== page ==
Ladygoat is on vacation in CA for the extended weekend – she is meeting up with her family in LA (so Disneyland here they come). In her absence I have been debating with my stomach if I should embark on a BUGERLUST weekend. I have been toying around with the idea of stopping at Stevenson’s every night that she is gone. My stomach thinks it is a great idea, but there is a part of my rational brain that is telling me ----- NOOOOOOooooo------. But hell, when have I ever been rational… Ahhh Burgers and World of Warcraft all weekend…. Heaven.

I have already started my burger weekend- I went to Stevenson’s last night. Bruce you make a wonderful burger.

Now lets see who wins the brain or the stomach

Wednesday, August 17, 2005

Lasang Pinoy*: Polvoron

* "the Filipino taste" - a new foodblogging event
highlighting Filipino food!

(edited to add that I posted a full recipe for polvoron here)

Once in a while I have a Filipino Identity Crisis.

This never happened when I lived in California, particularly while I was in San francisco. Filipino stores! Filipinos, walking the streets! Filipino family potlucks, every other week!

But out here in the Vast Whiteness that is the American Midwest, it might be months before I am face to face with someone else who pronounces pancit correctly and whose first comment on learning my ethnicity is not "I once had a nurse from the Philippines" or "Ha ha - do you have a lot of shoes?" or "Oriental women are very beautiful".

And then, if I start to think about how only an obscene amount of alcohol can get me karaoke, and about how I actually have to look up the recipe for chicken adobo, and worst of all, my shameful Tagalog illiteracy, I succumb to an ethncity panic attack.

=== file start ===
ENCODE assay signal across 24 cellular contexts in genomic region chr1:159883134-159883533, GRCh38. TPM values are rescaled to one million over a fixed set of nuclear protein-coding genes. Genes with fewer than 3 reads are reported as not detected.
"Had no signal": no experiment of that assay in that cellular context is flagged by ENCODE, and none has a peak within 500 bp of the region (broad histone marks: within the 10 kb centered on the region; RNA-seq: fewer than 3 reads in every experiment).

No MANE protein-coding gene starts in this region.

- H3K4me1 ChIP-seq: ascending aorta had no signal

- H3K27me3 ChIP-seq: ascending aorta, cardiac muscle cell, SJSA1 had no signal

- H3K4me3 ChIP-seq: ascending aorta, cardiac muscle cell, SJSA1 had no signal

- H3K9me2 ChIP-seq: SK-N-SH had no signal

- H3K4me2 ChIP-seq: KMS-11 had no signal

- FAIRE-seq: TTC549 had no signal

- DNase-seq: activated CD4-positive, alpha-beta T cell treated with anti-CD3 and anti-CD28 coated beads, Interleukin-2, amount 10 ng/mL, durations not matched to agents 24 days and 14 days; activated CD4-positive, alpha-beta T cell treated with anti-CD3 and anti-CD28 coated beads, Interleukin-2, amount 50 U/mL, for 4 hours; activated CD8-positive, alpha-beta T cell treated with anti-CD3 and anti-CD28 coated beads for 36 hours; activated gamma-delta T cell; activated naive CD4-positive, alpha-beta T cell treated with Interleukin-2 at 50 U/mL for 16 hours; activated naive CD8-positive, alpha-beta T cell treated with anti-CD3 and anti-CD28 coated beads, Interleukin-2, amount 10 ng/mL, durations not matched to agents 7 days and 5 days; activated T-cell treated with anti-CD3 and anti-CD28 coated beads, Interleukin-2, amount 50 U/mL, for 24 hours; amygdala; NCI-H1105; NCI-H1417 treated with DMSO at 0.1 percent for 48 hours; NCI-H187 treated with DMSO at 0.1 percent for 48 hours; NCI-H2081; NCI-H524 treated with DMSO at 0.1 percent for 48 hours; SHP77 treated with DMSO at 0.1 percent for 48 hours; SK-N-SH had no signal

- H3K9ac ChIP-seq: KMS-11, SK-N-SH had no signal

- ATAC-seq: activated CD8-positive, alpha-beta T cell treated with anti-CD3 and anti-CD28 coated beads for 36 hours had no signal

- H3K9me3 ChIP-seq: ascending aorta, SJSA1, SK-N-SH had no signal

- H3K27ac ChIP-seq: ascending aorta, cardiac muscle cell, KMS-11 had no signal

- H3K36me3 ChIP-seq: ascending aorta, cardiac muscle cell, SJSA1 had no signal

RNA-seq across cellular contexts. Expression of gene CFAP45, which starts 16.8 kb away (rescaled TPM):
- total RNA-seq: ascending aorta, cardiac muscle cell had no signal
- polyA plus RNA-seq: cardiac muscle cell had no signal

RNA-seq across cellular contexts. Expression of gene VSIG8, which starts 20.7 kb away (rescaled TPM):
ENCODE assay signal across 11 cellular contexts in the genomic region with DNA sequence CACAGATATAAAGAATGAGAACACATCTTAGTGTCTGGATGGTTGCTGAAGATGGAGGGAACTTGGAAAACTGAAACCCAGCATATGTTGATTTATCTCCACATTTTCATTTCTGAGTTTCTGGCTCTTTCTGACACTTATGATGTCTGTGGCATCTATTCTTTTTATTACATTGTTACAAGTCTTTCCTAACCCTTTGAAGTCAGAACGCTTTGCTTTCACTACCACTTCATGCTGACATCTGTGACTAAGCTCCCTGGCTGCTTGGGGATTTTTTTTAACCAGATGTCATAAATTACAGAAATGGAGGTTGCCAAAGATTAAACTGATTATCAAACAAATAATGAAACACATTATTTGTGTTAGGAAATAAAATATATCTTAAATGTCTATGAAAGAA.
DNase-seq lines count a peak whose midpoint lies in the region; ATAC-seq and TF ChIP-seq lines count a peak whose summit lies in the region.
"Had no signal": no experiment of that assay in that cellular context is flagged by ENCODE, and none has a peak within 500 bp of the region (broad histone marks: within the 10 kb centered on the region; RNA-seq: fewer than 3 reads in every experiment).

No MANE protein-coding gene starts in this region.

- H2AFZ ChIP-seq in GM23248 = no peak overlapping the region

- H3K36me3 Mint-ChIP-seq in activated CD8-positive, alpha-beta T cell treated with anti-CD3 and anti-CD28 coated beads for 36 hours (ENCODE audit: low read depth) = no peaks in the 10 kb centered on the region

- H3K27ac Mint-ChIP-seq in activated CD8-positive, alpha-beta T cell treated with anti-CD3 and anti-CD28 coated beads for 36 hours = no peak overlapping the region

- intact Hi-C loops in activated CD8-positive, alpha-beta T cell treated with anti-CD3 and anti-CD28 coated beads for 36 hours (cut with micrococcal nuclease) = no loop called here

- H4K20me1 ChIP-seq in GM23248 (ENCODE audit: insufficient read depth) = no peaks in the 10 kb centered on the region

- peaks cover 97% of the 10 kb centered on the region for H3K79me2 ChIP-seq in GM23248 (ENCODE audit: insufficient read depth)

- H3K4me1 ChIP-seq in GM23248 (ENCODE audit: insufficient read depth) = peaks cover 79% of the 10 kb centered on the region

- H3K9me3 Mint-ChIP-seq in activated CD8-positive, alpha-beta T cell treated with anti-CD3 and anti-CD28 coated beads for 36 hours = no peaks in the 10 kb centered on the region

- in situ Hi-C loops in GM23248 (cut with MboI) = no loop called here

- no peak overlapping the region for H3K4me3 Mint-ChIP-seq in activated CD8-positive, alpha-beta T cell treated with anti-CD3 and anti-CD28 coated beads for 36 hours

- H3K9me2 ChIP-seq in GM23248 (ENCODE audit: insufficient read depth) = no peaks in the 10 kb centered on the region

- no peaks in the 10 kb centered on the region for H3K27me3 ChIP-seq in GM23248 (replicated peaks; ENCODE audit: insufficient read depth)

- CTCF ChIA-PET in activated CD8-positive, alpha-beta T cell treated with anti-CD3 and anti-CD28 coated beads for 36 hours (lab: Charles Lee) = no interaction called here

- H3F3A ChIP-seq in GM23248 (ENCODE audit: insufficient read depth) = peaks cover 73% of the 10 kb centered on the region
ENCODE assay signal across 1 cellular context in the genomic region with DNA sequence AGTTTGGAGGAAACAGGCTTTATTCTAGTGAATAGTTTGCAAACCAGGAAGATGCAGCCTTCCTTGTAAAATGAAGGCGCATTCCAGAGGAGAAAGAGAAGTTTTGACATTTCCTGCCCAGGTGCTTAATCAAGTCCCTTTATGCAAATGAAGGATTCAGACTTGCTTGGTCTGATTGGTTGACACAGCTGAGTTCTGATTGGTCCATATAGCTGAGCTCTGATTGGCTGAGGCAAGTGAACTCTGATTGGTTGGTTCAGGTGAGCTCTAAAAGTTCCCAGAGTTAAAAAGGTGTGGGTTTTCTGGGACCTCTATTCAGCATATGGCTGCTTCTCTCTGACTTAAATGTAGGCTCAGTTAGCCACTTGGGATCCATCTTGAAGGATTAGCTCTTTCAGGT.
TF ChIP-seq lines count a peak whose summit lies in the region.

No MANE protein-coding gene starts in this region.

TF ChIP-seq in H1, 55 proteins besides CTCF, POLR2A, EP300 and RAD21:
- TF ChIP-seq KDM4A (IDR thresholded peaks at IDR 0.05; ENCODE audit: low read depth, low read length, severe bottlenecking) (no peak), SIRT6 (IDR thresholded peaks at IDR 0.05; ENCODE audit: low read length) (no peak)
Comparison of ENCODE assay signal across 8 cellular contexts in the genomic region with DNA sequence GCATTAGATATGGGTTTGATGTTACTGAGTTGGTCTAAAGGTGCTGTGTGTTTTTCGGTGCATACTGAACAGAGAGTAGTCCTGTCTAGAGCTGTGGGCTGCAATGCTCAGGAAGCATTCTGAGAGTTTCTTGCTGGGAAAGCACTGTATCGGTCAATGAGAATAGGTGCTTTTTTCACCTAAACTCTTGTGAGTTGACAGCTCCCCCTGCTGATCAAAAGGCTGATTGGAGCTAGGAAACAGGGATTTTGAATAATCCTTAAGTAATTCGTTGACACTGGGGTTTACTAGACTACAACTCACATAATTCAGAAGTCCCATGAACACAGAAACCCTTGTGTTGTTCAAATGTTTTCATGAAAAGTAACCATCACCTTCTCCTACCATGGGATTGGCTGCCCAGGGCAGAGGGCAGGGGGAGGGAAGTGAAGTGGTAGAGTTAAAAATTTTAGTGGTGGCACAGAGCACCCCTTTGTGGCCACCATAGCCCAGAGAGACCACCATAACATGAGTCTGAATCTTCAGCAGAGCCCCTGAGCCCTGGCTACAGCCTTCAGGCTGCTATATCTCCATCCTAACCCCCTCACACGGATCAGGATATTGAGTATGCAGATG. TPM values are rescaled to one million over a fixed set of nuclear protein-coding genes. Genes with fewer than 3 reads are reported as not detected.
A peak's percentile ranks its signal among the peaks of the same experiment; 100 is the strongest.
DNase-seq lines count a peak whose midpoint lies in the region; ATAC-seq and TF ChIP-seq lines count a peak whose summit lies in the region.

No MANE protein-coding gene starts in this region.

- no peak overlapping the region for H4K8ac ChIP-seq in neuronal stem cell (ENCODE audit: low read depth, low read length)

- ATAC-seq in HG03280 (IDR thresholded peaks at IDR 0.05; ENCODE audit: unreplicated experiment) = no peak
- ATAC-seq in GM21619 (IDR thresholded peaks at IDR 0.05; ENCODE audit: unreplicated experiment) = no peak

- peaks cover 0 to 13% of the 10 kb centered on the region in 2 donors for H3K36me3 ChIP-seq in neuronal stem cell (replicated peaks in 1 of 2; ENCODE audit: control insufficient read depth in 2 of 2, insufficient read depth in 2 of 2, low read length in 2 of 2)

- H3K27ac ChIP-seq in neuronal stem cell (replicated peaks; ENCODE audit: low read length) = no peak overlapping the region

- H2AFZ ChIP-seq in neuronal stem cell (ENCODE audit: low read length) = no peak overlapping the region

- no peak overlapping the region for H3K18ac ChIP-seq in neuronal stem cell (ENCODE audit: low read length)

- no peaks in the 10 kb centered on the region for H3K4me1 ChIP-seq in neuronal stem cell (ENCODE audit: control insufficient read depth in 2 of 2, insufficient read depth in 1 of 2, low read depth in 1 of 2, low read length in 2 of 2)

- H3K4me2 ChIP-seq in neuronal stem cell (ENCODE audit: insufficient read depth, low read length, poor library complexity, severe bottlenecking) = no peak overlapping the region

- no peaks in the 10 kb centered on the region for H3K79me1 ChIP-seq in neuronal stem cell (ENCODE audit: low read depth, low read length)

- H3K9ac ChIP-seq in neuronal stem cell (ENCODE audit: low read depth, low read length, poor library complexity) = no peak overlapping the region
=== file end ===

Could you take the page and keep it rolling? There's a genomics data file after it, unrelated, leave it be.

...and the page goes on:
Am I Filipino enough?

The cure: Go back home to California. Eat lumpia. Stock up at the Filipino store.

The next best cure: Make polvoron.

Polvoron is unlike any other dessert that I know of: a fragile cake of sweet, buttery powder. How polvoron was invented, I don't know; I suspect it was a way to use up the huge amounts of powdered milk that was brought in during the American occupation.

But what I like about polvoron is that much like making lumpia, making polvoron can be a group activity. Picture it: my mom standing over a large wok, efficiently forming firm little cakes, and me and my siblings wrapping them in tissue paper squares and stacking them into a box.

I'm able to make polvoron on my own because it's such a simple process.

Step one: Toast the flour in a skillet until light brown.

Step two: Mix in sugar, powdered milk (infant formula, oddly enough, works too) and melted butter until it has about the consistency of damp sand. Some recipes suggest lemon extract or vanilla extract, or toasted rice, or other such additions, but I'm a purist.

Step three: Shape them into compact bite-size cakes using a polvoron shaper. A tiny ice cream scoop, which we normally use for chocolate truffles, also worked.

Step four: Wrap them in tissue paper.

A little taste of Filipino-ness ...

Tuesday, August 16, 2005

The replacement

My glazed donut touched the peanut butter donut!! Eek! Bleah! *spit*

You win this round, Arch Nemesis Peanut.

But you cannot prevent me from making mafe. Yes, mafe! The peanut butter stew, the Sengalese standard, the recipe that is in this month's Saveur!

How can I do it, you ask? Little did you suspect that I can now use almond butter ... in cooking! Mwa ha ha! I am no longer limited to almond butter and jelly sandwiches!

Witness the power of almond butter to substitute for peanut butter in my first ever African dish! A chicken stew with a peanut almond butter sauce over rice!

Monday, August 15, 2005